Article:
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important in urban settings where natural habitat is often sparse and less resilient than in rural areas. The City
The Bird-Friendly Development Guidelines provide strategies for building owners, managers and tenants, as well as home and business owners, to help make urban areas less dangerous for birds. This is primarily achieved through the reduction of light pollution and making windows visible to birds.
encourages bird education by: • Creating strategically-placed birdwatching lookouts. • Engaging the community. • Informing site users with interpretive signage, self-guided tours and downloadable information.
Birds of Toronto is a comprehensive publication about the birds that live and migrate through the city. Free copies are available at Toronto Public Library branches and civic centres.
• Researching bird populations and migration habits in order to enhance scientific knowledge and improve methods of protection.
BIRDS OF TORONTO A GUIDE TO THEIR REMARKABLE WORLD • City of Toronto Biodiversity Series •
D an fo rth
East Point Bird Sanctuary
About this publication
Birds fulfill numerous environmental functions or
Bird habitat has been progressively degraded and
dominated by roads, buildings, power lines and
“ecosystem services” by consuming insects,
destroyed by human activity. In Toronto, what was
artificial lighting. In addition, birds are further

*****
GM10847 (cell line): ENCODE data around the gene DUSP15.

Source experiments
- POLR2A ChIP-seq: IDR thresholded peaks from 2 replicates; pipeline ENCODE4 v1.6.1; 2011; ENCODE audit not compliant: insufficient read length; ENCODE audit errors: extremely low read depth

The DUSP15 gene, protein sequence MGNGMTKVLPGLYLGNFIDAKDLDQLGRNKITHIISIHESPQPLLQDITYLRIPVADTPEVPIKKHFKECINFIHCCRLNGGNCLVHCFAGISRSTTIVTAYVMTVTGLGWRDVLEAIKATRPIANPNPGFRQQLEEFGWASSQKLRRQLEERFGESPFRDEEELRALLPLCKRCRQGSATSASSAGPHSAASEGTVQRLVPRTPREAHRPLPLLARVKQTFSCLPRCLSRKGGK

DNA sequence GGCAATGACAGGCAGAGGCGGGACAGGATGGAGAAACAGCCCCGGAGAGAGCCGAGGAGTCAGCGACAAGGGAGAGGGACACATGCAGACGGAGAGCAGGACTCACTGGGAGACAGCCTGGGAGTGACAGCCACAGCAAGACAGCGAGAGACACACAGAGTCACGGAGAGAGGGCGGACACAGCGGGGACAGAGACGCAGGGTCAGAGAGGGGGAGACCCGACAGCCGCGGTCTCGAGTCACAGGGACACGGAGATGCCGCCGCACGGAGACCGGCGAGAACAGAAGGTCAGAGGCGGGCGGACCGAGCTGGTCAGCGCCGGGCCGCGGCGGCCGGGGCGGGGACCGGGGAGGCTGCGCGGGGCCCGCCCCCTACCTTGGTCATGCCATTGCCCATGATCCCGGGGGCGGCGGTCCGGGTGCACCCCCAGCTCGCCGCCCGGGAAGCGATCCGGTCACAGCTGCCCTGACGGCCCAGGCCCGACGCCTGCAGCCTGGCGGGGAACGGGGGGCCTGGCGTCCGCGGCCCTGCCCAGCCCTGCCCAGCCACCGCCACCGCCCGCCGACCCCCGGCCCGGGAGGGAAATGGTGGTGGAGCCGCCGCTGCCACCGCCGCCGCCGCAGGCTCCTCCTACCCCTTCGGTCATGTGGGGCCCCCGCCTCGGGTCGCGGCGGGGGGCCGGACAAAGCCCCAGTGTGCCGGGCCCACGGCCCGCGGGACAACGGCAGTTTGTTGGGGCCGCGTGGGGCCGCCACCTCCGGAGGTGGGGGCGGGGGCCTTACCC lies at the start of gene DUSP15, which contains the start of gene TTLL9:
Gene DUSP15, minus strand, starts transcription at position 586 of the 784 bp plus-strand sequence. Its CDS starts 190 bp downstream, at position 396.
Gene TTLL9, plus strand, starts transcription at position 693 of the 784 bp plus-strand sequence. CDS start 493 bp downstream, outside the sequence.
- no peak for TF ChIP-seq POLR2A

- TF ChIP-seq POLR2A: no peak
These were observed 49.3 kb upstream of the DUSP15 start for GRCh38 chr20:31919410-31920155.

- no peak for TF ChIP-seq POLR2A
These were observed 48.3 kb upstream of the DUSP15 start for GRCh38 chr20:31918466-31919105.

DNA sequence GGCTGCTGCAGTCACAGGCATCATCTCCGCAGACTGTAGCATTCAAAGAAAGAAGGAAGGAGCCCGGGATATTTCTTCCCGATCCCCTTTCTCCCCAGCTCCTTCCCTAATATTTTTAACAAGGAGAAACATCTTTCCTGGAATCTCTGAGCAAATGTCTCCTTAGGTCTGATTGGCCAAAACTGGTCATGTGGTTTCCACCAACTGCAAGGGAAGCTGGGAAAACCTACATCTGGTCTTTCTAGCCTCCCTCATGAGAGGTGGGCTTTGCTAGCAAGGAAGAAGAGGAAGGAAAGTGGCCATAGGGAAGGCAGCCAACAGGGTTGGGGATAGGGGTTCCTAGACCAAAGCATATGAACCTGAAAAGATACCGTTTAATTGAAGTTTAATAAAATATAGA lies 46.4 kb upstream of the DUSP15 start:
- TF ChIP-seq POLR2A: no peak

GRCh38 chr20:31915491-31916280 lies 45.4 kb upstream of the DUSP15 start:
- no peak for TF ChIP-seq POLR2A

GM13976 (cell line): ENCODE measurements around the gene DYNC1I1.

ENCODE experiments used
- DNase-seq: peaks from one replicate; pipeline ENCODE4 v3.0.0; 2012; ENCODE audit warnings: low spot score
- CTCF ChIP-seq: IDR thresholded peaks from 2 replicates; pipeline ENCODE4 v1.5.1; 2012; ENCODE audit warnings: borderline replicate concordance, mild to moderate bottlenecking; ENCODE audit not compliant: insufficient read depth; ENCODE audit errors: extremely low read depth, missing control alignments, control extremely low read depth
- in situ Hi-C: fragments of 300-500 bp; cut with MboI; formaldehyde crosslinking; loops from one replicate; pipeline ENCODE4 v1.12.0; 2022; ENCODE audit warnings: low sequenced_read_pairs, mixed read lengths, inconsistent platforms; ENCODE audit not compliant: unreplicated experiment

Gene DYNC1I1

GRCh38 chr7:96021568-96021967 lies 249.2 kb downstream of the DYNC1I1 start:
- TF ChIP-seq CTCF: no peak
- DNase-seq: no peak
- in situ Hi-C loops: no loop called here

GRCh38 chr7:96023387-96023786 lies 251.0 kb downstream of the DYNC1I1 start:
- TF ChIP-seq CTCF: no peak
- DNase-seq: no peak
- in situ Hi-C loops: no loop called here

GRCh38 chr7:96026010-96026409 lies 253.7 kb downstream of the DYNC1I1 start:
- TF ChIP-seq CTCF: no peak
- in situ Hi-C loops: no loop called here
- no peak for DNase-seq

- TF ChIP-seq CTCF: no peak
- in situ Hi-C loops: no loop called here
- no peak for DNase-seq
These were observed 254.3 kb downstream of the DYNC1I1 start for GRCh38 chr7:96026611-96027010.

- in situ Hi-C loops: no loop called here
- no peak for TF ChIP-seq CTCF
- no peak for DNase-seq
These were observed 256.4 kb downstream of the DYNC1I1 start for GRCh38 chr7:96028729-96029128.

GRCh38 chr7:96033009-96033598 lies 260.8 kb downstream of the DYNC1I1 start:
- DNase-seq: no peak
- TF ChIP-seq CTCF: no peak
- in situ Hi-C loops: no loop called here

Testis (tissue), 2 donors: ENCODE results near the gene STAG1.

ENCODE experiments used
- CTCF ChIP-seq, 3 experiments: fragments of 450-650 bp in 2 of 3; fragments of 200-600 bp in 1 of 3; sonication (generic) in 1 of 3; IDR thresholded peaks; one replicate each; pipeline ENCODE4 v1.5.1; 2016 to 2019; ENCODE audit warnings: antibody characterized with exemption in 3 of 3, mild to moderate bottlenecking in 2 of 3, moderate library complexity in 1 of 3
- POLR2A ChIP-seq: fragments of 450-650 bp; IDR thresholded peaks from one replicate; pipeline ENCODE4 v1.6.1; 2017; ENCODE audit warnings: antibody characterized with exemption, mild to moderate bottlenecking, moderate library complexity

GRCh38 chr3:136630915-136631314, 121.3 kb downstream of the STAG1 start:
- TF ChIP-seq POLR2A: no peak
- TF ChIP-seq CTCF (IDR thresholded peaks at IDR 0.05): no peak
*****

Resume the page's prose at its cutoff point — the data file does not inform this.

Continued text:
pollinating plants and dispersing seeds.
once a diverse ecosystem of extensive wetlands,
threatened by habitat loss through urban sprawl and
upland hardwood and mixed forest is now
the effects of climate change. Birds are also killed by human factors such as recreational hunting, pesticide
poisoning, outdoor cats and collisions with vehicles,
building and power lines. Tommy Thompson Park
You can help protect our birds in several ways: • Plant native shrubs and bird-friendly gardens. By growing a diversity of native plants that fruit at different times of the year, gardeners can provide a food source for birds.
Site enhancements include: • Planting native trees and shrubs that serve as food and shelter.
• Installing habitat structures to provide additional shelter.
• Expanding wooded areas and reducing mown grass.
• Controlling invasive species.
• Keeping dead trees and shrubs on the the site, that either remain standing (snags) or fallen (downed woody debris) and preserving existing habitat such as nest cavities that serve as bird habitat. • Blocking off unsustainable trails that impact on bird habitat. • Installing interpretive signage.
Protecting bird populations – what you can do
• Install bird houses and bird feeders. Place bird feeders within one metre or less of any glass surface to help minimize birds colliding into windows. • Eliminate pesticides and chemical fertilizers.
• Ensure that exterior decorative or security lighting in your yard is shielded, which helps to direct the light downward.
The goal of the Natural Environment and Community Programs Section of Toronto Parks, Forestry a